Nicole had arranged for some transportation for yours truly as well, which appeared in the form of a yellow Chevrolet Corvette Grand Sport that DC Motors had recently obtained. In its former life, the Vette served to teach students at a performance driving school. On this day, it would teach me that you can’t defeat Active Handling if the system detects a TPMS fault. My first slalom run was punctuated by the WHOMP-WHOMP-WHOMP of the Active Handling system going crazy as it tried to keep the Corvette in check. I mentioned this to Nicole and Doug (owner of DC motors), and Doug flipped me the keys to a GT-R instead.
That… will do nicely.
Now that I had a properly working machine, I was free to roam between the three tracks that MRRP had setup for attendees. First was a straight line braking challenge. Stopped at your standard red-yellow-green tree, you time the lights before blasting down a cone-lined straight. At a certain point you better hit the brakes, because you have to stop within a box outlined by the same cones. You’re either going to set a great time or introduce your front bumper to orange rubber.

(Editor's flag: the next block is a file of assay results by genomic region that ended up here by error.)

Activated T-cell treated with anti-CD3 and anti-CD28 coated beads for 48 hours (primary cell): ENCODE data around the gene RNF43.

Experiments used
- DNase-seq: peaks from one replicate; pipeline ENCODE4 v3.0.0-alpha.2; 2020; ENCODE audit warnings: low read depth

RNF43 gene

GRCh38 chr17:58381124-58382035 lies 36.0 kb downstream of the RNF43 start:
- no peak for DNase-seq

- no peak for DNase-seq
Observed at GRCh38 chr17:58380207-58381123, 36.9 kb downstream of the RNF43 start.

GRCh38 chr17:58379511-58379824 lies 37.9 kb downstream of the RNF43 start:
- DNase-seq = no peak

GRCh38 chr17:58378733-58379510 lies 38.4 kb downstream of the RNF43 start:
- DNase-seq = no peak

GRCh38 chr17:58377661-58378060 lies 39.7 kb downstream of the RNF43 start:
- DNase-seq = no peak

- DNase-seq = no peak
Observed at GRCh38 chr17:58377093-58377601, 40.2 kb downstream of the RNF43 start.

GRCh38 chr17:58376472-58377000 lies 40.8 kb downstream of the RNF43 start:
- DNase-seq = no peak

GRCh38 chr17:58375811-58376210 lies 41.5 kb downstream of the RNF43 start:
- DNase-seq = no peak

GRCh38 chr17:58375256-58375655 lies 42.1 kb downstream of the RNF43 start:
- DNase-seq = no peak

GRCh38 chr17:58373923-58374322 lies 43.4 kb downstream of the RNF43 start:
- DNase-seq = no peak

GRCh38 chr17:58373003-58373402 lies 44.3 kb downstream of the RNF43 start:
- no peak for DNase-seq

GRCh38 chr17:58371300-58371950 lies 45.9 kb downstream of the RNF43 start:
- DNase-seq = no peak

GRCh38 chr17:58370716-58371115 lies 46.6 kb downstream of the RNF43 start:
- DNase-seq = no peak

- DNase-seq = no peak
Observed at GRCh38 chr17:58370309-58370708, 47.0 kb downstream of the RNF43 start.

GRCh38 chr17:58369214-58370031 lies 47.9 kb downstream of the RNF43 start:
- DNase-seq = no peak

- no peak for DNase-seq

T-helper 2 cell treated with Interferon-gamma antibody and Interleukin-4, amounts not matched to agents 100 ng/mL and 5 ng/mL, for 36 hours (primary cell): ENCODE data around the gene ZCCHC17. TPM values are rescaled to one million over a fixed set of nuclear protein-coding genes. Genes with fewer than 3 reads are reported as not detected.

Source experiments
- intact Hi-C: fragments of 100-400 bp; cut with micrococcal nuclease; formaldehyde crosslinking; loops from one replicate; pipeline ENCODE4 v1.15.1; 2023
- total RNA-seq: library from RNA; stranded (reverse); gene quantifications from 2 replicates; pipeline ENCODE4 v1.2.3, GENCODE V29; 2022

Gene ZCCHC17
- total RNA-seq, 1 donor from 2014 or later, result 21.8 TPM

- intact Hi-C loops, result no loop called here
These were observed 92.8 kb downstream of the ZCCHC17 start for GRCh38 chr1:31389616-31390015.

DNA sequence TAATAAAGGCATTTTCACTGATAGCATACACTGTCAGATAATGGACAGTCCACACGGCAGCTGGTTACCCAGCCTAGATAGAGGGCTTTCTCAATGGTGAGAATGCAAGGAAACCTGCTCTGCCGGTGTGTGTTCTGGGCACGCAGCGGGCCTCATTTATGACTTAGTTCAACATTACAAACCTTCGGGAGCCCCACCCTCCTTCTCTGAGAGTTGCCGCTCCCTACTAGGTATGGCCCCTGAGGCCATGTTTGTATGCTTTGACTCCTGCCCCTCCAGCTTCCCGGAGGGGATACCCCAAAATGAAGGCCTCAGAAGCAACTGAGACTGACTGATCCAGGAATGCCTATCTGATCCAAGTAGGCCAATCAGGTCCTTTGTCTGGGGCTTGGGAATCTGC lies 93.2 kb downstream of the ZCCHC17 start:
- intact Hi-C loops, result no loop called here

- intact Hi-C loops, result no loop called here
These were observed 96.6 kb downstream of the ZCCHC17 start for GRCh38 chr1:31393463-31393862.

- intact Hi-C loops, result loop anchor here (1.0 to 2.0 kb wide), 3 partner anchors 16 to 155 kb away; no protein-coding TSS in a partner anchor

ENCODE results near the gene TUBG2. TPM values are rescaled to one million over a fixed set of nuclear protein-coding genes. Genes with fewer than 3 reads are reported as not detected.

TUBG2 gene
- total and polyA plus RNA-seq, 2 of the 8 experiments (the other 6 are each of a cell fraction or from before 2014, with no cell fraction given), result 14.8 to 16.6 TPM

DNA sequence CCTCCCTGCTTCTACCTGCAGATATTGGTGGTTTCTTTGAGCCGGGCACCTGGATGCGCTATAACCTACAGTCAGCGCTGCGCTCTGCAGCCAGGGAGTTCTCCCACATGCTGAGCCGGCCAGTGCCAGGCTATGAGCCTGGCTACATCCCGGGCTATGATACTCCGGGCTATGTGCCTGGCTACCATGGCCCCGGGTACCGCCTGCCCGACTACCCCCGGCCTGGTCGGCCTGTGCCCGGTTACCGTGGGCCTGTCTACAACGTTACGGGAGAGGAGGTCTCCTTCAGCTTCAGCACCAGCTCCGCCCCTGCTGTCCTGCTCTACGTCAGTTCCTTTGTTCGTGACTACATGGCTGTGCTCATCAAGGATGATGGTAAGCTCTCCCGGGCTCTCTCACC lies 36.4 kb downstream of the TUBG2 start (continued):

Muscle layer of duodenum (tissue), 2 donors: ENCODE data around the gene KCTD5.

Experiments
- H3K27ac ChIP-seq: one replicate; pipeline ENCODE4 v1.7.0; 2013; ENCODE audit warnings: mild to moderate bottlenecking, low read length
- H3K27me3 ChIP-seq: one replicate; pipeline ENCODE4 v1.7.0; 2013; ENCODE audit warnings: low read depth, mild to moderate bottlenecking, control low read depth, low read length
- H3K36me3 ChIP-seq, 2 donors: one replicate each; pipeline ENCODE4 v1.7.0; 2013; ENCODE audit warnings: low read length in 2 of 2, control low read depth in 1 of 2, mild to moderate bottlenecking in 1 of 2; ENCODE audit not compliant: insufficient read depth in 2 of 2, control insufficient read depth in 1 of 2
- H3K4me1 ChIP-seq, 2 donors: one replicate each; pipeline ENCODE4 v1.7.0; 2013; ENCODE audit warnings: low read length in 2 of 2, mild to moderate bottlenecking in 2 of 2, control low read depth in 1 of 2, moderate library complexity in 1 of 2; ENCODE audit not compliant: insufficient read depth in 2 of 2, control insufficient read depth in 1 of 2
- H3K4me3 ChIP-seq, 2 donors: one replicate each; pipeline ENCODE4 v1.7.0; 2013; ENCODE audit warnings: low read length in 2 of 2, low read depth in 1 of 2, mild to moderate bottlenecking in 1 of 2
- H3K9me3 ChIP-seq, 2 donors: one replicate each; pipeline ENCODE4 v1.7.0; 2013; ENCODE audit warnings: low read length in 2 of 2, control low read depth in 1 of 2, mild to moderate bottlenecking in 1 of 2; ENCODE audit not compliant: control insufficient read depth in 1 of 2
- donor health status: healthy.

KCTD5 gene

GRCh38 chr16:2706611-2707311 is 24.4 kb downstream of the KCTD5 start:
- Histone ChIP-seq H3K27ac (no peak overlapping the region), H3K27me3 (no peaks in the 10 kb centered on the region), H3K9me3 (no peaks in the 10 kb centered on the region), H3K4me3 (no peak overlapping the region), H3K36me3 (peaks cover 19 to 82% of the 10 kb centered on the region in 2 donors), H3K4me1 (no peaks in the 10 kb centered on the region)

Next up, MRRP had a large slalom course that brought you out away from the timing station before turning a wide loop and coming back in. Early in the day there were a few spin outs, but everyone seemed to get smoother and faster as the marine layer melted away and sunlight poured across the asphalt.
The slalom was fun, but it was the road course that ended up grabbing all of the attention towards the end of the day. Most drivers were running the well-laid course with times between 1:03 and 1:10. I made my first loop in the GT-R, and came in with a time of 1:05. I only took one run in the car because I wanted to get photos of the action, and watch as times from some of the faster cars started to drop.
The top battle came down to a Dodge Viper and a tuned Nissan GT-R. Each car was pushing its time down to :56, then :55 and eventually the GT-R tripped the finish line with a time of :54. The gathered crowd cheered and the driver was ecstatic. Of course, DC Motors Doug couldn’t let those guys have all the fun. He went out in his Radical and ran a time in the high 40s, all without being able to properly warm up his tires.